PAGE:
Like any contract, it’s up to the parties to specify the details of the agreement.
But as a rule, coverage should include everything necessary for the licensee to recover from a complete loss of the software.
That might include:
- The overall code.
- All documentation (including documentation of updates as they occur).
- Specific elements or libraries which the software requires to function.
- Any other material necessary to reinstall a fully functioning duplicate of the application.
The escrow agreement should also include periodic validation of all the covered elements.
That will help ensure that as the application evolves through upgrades and maintenance, the escrow account continues to hold everything necessary to get things back up and running.
For SaaS (software as a service) applications which live in the cloud, you may want some additional protection.
For example, you might want the traditional escrow account supplemented with a separate account for storing executable code, plus data backup and recovery, so the software is always available.
Beyond the basics, you may have specific needs or wants that need to be addressed.
The most common options tend to fall in one (or more) of three categories:
Single-user options, which apply mainly to custom applications.
Multi-user options, which may apply to multiple organizations or multiple locations.
Custom options as specified by the parties.
How It Works
In the typical software escrow agreement, the licensee delivers the source code and all related material, plus an inventory of that material, to the escrow agent.
The escrow agent confirms receipt of the material and the contents of the inventory with both the vendor and the licensee.
The material is stored securely in their escrow vaults.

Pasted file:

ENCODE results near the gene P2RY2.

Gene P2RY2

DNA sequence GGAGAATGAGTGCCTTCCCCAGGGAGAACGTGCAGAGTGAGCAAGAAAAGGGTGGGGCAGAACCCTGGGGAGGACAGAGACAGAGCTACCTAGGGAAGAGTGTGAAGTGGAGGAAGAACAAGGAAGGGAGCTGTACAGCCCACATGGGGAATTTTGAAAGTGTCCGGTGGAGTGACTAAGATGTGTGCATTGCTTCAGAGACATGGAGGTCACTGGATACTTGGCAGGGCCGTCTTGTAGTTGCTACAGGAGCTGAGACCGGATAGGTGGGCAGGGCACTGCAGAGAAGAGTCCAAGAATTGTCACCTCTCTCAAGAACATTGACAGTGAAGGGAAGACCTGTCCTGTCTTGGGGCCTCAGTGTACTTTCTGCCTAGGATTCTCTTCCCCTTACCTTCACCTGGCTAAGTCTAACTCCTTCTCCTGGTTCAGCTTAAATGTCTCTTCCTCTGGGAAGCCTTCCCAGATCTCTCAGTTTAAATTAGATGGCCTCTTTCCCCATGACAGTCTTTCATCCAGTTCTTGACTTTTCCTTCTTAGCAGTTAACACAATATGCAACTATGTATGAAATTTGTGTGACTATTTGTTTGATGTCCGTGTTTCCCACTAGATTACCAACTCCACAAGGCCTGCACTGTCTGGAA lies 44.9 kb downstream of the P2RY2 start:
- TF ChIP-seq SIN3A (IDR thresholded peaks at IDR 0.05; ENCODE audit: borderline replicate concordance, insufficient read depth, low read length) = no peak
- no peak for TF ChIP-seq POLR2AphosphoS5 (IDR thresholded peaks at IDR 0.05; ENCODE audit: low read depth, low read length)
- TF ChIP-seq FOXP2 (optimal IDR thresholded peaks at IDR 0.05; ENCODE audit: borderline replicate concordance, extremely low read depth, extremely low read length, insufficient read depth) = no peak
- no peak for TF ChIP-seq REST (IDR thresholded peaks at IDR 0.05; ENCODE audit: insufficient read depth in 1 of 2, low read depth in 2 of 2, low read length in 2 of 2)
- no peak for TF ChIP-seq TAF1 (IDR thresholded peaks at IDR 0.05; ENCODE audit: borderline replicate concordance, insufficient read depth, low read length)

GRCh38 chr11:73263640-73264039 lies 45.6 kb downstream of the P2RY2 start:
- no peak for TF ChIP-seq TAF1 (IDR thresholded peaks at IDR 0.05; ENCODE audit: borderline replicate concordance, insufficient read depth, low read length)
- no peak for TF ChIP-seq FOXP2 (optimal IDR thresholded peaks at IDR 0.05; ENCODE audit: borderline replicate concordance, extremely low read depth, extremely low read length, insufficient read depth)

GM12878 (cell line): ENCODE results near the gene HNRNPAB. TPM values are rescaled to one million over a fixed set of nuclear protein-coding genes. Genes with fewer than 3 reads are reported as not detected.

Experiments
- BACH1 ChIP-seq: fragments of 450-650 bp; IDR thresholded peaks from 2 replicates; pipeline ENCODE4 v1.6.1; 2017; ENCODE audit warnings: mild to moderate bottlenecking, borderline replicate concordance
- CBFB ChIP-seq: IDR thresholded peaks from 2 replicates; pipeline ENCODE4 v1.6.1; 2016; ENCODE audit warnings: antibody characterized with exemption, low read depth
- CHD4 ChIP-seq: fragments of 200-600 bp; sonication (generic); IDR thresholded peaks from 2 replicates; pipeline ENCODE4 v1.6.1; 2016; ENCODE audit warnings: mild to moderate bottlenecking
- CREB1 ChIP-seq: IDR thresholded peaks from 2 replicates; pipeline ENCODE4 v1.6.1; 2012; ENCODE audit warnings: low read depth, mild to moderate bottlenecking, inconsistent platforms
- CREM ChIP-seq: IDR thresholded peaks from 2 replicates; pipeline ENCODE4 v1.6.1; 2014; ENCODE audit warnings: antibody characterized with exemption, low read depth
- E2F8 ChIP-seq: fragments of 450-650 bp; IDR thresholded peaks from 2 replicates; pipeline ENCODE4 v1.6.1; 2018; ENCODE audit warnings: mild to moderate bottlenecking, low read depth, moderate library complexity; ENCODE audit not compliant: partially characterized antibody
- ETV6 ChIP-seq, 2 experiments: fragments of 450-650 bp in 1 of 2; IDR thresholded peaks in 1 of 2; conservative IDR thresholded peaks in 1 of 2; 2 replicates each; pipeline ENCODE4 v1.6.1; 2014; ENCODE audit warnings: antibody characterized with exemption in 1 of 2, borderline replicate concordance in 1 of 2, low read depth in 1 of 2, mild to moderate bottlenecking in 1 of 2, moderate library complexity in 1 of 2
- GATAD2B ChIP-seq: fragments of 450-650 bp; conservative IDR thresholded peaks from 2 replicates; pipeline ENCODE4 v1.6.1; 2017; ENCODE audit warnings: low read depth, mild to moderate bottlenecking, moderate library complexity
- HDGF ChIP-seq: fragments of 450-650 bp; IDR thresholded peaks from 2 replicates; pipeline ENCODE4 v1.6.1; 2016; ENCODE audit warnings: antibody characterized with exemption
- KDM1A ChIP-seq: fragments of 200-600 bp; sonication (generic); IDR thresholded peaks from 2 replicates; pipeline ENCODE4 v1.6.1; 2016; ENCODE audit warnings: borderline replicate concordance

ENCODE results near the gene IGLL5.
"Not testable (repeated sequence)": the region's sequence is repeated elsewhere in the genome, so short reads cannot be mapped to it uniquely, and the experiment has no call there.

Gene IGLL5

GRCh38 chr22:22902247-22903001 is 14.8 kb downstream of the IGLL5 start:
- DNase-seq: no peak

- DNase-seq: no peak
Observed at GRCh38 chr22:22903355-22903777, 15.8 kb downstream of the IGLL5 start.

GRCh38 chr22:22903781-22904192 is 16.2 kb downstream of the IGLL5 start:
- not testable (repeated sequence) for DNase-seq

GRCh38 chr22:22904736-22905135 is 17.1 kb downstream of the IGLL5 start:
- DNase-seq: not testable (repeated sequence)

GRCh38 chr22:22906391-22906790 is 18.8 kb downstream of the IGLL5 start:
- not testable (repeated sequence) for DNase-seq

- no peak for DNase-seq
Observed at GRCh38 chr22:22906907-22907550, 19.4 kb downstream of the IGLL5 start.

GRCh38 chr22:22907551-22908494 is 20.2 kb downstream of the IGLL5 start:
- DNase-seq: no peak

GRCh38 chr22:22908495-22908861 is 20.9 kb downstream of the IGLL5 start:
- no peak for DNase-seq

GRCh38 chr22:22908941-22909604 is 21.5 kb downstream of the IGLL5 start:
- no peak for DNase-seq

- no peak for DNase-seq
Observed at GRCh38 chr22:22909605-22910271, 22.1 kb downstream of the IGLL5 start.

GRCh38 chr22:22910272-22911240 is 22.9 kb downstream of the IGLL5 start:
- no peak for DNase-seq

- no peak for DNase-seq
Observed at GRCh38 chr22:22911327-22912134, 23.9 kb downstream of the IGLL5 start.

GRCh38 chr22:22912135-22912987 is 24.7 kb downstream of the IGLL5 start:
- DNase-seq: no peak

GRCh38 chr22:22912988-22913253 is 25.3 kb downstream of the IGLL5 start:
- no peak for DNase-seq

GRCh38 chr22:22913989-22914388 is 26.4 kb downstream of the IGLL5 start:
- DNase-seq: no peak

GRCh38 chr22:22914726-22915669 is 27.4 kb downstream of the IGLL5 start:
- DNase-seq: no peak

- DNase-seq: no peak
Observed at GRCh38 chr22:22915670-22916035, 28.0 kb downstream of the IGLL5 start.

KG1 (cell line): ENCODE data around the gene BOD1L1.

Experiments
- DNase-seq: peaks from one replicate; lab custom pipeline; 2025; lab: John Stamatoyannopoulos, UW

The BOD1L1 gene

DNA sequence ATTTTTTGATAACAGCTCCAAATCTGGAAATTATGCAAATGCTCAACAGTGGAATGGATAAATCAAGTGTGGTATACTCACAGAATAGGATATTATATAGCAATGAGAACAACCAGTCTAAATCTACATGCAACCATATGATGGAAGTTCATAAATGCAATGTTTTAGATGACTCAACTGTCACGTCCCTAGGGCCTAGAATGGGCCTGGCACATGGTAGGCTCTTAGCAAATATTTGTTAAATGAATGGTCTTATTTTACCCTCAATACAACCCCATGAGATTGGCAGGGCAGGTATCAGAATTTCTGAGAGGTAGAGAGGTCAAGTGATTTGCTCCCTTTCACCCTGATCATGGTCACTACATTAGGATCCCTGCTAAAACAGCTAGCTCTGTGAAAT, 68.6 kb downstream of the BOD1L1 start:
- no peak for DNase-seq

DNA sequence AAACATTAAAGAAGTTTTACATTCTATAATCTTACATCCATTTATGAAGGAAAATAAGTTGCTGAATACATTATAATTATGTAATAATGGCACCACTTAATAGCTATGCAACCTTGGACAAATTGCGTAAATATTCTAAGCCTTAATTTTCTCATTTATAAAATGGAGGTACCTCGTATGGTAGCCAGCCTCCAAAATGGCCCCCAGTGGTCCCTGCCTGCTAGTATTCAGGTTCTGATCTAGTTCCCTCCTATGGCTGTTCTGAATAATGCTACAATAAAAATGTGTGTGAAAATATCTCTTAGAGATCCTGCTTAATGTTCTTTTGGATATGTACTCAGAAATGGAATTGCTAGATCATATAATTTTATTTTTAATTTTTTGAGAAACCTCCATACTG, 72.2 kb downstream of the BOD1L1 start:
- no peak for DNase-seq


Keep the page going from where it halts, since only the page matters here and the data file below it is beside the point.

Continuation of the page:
If necessary, the vendor periodically updates the deposited material, including code and documentation. The agent confirms the update and notifies both parties.
If release conditions are met, the escrow agent releases material to the licensee under the terms of the agreement.
The licensee then has what it needs to continue to effectively use their mission-critical software.
What to Remember
No matter how expert your escrow agent is, it’s important for you to think through the details of your coverage and what happens if the escrowed materials have to be released.
In particular, consider:
- Reliability of the escrow agent – How long have they been in business and how can you make sure they will be around in the event of a release?
- Facilities – Storage and facility security, including physical, electronic and process security.
- Release conditions – What are the rules for release of the escrow materials.
Finally, remember that a software escrow account is a legally binding relationship between the vendor, the licensee and the agent.
Remember, too, that intellectual property law is complex and it pays to have a trusted advisor to help ensure that your interests are protected.
If you have questions, or just want to explore the possibilities, contact us. We’re here to help